Maybe more durable idealism isn’t the naive kind that only exists when you haven’t stepped close enough to the situation to see what’s really going on, but rather the more difficult and courageous idealism that if we look deep enough into the darkest places (or even just the most annoying ones), we are rewarded with a glimpse of the master’s brushstrokes.
It’s Sunday afternoon in Los Angeles, and the dogs and I are at Lake Balboa — a picturesque pond in LA’s San Fernando Valley (despite the optimistic name, it’s not big enough to be a lake anywhere but in drought-ravaged California).
The scene is more than a little similar to Seurat’s iconic Impressionist painting, A Sunday Afternoon on the Island of La Grande Jatte — perfect 70 degree weather, spring leaves on the trees, a young mother fishing while her little boy feeds the ducks, teenagers on their skateboards, a businessman walking his dog, young lovers on the grass…
We approach the lake, the dogs sniffing this way and that, and I feel a bubbly burst of mental Pop Rocks at this scene of joy, peace and community among my fellow human beings.
Well, for a few minutes anyway.
Most of us probably remember from Art Appreciation 101 that Seurat’s Sunday Afternoon was painted in a style called pointillism, a form of Impressionism in which countless tiny dots of paint coalesce into a coherent scene only when you stand far enough away to blur the dots together.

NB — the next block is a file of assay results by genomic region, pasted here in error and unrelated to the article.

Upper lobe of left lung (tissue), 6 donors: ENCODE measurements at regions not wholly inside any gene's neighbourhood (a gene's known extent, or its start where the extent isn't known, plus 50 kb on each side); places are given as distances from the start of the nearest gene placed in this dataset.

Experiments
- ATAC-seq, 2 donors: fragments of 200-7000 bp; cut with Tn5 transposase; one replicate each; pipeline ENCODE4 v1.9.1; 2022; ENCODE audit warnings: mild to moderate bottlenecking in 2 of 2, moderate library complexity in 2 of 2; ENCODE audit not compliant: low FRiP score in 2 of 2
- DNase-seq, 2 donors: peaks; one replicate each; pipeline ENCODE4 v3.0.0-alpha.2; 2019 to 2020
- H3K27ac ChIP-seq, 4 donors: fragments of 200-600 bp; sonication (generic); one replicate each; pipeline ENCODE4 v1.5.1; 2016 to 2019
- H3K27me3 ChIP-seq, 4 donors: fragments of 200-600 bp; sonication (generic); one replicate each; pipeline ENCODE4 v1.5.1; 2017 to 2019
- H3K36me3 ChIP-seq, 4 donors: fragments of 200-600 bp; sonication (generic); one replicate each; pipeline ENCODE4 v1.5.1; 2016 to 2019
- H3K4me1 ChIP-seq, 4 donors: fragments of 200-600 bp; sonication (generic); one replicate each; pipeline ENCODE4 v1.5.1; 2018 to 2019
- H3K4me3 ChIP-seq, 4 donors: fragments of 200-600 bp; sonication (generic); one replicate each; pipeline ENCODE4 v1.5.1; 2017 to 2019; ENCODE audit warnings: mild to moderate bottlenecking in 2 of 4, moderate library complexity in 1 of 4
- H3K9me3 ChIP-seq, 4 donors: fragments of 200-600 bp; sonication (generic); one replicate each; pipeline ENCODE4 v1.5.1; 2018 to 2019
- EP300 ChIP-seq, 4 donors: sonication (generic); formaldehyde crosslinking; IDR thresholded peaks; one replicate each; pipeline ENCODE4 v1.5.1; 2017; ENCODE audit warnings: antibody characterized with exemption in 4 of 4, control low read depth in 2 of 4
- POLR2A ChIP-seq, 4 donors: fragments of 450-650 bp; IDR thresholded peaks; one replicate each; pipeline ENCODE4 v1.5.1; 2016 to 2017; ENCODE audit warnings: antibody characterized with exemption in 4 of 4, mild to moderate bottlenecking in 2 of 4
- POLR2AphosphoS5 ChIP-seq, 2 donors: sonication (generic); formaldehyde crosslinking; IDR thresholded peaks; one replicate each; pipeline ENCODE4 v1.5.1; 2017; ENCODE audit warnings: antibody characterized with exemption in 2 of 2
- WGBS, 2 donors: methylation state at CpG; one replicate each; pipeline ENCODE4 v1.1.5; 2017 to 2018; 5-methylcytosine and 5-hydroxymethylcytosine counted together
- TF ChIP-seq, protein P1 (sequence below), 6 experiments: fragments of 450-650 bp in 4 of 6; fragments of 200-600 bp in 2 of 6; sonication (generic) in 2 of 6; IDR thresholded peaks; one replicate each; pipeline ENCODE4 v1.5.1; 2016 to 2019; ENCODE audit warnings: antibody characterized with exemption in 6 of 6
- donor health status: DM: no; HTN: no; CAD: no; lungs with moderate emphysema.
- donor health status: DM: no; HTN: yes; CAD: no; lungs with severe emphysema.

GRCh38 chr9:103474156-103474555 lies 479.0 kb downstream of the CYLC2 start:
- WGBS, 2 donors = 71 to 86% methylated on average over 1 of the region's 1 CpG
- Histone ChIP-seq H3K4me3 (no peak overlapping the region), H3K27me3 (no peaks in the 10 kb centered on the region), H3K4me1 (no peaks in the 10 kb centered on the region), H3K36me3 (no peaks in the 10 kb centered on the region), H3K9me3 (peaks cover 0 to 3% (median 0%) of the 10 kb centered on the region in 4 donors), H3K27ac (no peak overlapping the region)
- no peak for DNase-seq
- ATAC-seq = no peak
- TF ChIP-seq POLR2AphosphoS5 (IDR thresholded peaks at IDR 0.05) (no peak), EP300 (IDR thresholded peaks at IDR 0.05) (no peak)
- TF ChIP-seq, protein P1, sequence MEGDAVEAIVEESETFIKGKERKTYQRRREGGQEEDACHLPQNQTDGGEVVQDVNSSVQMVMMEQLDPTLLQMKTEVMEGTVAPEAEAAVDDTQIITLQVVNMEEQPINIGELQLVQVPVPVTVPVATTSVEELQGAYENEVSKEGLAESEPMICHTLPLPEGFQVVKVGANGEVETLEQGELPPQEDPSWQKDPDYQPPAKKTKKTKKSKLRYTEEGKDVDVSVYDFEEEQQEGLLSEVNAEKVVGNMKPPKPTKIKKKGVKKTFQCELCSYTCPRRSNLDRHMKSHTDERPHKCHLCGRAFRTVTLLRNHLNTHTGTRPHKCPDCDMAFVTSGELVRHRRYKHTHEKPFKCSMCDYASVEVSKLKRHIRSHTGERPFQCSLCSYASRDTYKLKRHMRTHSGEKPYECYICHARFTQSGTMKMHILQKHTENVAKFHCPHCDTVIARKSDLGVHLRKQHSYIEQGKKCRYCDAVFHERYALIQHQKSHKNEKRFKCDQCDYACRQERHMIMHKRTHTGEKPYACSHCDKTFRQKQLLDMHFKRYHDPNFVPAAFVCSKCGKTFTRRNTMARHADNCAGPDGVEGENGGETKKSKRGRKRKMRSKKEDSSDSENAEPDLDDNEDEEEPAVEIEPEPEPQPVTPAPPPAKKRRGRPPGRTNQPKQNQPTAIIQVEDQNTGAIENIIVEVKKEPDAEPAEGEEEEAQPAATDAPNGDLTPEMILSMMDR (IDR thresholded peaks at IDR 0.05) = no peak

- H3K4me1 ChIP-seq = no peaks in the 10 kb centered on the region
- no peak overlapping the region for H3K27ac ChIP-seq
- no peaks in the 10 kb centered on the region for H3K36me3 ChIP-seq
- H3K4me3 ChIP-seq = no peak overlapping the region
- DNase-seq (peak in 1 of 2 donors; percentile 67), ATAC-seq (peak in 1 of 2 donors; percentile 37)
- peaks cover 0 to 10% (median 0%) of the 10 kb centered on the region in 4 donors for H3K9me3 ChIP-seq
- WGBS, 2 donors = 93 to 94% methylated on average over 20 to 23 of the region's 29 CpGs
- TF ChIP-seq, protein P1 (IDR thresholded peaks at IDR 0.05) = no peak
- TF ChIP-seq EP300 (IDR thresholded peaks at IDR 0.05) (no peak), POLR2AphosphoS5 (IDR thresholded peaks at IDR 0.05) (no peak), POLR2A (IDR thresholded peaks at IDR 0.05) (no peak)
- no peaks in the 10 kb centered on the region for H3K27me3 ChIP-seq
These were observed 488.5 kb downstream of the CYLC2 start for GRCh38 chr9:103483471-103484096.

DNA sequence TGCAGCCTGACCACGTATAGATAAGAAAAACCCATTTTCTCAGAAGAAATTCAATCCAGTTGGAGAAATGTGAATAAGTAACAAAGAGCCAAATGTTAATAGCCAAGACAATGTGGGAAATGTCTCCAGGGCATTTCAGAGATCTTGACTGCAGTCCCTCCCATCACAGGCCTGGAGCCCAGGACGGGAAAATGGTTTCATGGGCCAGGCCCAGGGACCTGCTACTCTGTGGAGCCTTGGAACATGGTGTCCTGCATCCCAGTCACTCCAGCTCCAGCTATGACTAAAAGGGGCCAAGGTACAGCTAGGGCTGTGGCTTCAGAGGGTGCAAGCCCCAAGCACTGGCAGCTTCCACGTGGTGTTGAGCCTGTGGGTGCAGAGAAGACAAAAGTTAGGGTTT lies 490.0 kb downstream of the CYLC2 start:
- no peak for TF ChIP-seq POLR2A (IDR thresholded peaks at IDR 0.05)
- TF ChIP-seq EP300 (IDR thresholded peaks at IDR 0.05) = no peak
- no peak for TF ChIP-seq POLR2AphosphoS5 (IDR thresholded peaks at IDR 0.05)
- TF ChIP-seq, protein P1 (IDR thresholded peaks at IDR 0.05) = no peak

As we begin to walk along the lake, life imitates art — the peaceful overall scene is soon overwhelmed by the details of what my fellow human beings are really up to.
The family that’s feeding the ducks is doing it right in front of a sign that explains that feeding wildlife is bad for the ducks and to please not do it. The kids on the skateboards speed dangerously close to pedestrians instead of yielding right of way. The young lovers are pushing the boundaries of PDA with their intimate grope-fest. The businessman is ignoring his dog in favor of yelling a steady stream of expletives into his cell phone.
Being someone who generally prefers animals over people, it’s mostly the thing with the ducks that really starts getting to me — watching parents let their kids feed the ducks right in front of signs that explain that feeding the ducks actually hurts the ducks, I can only conclude that either the epidemic of illiteracy is far worse than anyone has realized, or more disturbingly, that a significant percentage of us will choose to do something that gives us pleasure even though we know it hurts someone else — and that we’ll teach that behavior to our children, too. Neither is a particularly ringing endorsement for our species.
So much for the fizzy Pop Rocks of joy.
It’s not that the afternoon is ruined exactly — after all, it is still a beautiful park on a beautiful spring day. But once I notice the not-so-idyllic details of what my fellow human beings are really doing, I can’t seem to recapture that blurry sense of idealism that had made those psychic Pop Rocks fizz in my brain. I can’t seem to step back from the details to appreciate the larger painting.
I start to despair that realistically the only way I’ll be able to truly enjoy a walk around this lake or any other — or life in general, really — is if the zombie apocalypse wipes out everyone else on the planet leaving just my dogs and me (well, and the zombies, of course, who can apparently be pretty annoying, too).